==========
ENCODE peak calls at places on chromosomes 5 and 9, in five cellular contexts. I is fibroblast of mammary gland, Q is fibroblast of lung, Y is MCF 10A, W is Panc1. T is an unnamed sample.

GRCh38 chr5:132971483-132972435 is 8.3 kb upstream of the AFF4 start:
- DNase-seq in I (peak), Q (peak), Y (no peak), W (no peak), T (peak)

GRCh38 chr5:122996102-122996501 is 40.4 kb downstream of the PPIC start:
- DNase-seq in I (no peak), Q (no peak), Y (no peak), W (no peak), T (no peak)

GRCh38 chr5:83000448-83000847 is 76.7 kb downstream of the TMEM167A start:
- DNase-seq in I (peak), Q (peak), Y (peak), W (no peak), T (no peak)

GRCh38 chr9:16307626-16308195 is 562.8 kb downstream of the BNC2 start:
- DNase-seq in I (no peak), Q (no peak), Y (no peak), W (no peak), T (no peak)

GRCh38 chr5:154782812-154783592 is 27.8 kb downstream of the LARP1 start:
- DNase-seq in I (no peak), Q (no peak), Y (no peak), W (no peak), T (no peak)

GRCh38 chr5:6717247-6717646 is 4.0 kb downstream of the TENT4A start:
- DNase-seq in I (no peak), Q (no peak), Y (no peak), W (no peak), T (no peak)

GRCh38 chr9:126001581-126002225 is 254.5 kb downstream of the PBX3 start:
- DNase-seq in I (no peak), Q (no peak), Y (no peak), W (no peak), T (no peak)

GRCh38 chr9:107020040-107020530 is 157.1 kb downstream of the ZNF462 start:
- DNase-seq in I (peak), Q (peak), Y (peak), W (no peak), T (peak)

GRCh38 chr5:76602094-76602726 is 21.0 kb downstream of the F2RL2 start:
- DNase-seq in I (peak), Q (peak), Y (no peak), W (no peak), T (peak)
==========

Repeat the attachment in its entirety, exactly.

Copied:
ENCODE peak calls at places on chromosomes 5 and 9, in five cellular contexts. I is fibroblast of mammary gland, Q is fibroblast of lung, Y is MCF 10A, W is Panc1. T is an unnamed sample.

GRCh38 chr5:132971483-132972435 is 8.3 kb upstream of the AFF4 start:
- DNase-seq in I (peak), Q (peak), Y (no peak), W (no peak), T (peak)

GRCh38 chr5:122996102-122996501 is 40.4 kb downstream of the PPIC start:
- DNase-seq in I (no peak), Q (no peak), Y (no peak), W (no peak), T (no peak)

GRCh38 chr5:83000448-83000847 is 76.7 kb downstream of the TMEM167A start:
- DNase-seq in I (peak), Q (peak), Y (peak), W (no peak), T (no peak)

GRCh38 chr9:16307626-16308195 is 562.8 kb downstream of the BNC2 start:
- DNase-seq in I (no peak), Q (no peak), Y (no peak), W (no peak), T (no peak)

GRCh38 chr5:154782812-154783592 is 27.8 kb downstream of the LARP1 start:
- DNase-seq in I (no peak), Q (no peak), Y (no peak), W (no peak), T (no peak)

GRCh38 chr5:6717247-6717646 is 4.0 kb downstream of the TENT4A start:
- DNase-seq in I (no peak), Q (no peak), Y (no peak), W (no peak), T (no peak)

GRCh38 chr9:126001581-126002225 is 254.5 kb downstream of the PBX3 start:
- DNase-seq in I (no peak), Q (no peak), Y (no peak), W (no peak), T (no peak)

GRCh38 chr9:107020040-107020530 is 157.1 kb downstream of the ZNF462 start:
- DNase-seq in I (peak), Q (peak), Y (peak), W (no peak), T (peak)

GRCh38 chr5:76602094-76602726 is 21.0 kb downstream of the F2RL2 start:
- DNase-seq in I (peak), Q (peak), Y (no peak), W (no peak), T (peak)